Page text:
Pro Tips For RV Slide Out Maintenance

Performing RV slide out maintenance on a regular basis will save you thousands of dollars in RV slide repairs. And it doesn’t matter what kind of rig you own. Slide out rooms can be found on many kinds of RVs. Even smaller travel trailers are often coming with slide outs now. Essentially, a slide out allows you to open up the interior of your RV and make it feel so much more roomy inside.

Motorhome with RV slide outs
RV slide outs can dramatically expand the room inside your RV

But to get that extra room, the manufacturer has to cut a large hole in the side of the RV. Then they put the slide out on a mechanism that moves it in and out as you wish. And to keep water and debris out of the RV, slide seals or gaskets are put in place all around the slide. It all actually works surprisingly well. But if you don’t maintain your RV slide outs, serious problems can develop. And some of these problems can cost thousands to fix and repair.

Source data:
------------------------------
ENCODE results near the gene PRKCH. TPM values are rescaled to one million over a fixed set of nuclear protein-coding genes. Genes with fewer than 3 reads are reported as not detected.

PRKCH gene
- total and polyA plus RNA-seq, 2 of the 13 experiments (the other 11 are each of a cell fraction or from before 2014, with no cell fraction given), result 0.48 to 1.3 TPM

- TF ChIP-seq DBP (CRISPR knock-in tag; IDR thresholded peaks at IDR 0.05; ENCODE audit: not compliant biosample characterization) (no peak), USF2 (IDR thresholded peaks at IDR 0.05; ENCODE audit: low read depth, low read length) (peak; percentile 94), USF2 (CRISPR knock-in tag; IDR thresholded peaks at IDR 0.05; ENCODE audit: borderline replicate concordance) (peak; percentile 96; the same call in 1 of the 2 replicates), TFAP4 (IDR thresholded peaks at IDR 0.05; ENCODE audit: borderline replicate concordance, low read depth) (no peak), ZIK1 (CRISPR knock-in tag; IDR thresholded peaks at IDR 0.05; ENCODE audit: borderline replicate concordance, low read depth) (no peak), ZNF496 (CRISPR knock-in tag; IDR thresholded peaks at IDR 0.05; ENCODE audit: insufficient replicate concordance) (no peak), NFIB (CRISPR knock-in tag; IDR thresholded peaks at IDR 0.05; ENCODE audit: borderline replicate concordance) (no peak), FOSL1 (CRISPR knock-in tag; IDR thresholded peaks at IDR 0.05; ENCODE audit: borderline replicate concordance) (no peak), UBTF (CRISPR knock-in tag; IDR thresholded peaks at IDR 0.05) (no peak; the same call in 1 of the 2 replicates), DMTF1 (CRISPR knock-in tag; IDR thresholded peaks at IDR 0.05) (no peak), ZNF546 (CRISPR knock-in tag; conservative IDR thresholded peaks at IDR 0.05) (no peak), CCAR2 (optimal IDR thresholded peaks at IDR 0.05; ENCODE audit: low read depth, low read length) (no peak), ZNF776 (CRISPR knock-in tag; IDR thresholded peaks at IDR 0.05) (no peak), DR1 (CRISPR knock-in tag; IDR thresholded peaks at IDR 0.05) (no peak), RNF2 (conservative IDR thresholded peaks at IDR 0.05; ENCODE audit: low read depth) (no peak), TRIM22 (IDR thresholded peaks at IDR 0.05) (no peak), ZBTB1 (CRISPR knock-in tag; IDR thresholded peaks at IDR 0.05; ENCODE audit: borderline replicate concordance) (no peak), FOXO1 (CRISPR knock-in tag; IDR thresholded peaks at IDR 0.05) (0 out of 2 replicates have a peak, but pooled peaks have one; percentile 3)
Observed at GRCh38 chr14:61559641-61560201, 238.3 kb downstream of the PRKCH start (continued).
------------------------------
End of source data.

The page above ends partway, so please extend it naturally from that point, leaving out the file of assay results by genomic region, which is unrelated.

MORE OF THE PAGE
RV Slide Out Seals

The rubber seals or gaskets that surround the slide-out can be referred to by any number of names. Some call them a wiper seal, sweeper seal or flapper seal. But they all do the job they are intended to do. They are your first line of defense against having the elements seep into your RV, especially water. Replacing the seals on a single slide out can cost $1000 or more. So it makes sense to keep them in good shape.

There are any number of products for slide out seal conditioning. The primary function of these products is to keep the rubber seals supple and prevent them from drying out. And they also need to provide protection against UV damage from the sun. Ultraviolet damage is what slowly breaks down these seals more than anything else and they become brittle. At that point it is easy for cracking to begin which allows moisture to seep into the RV.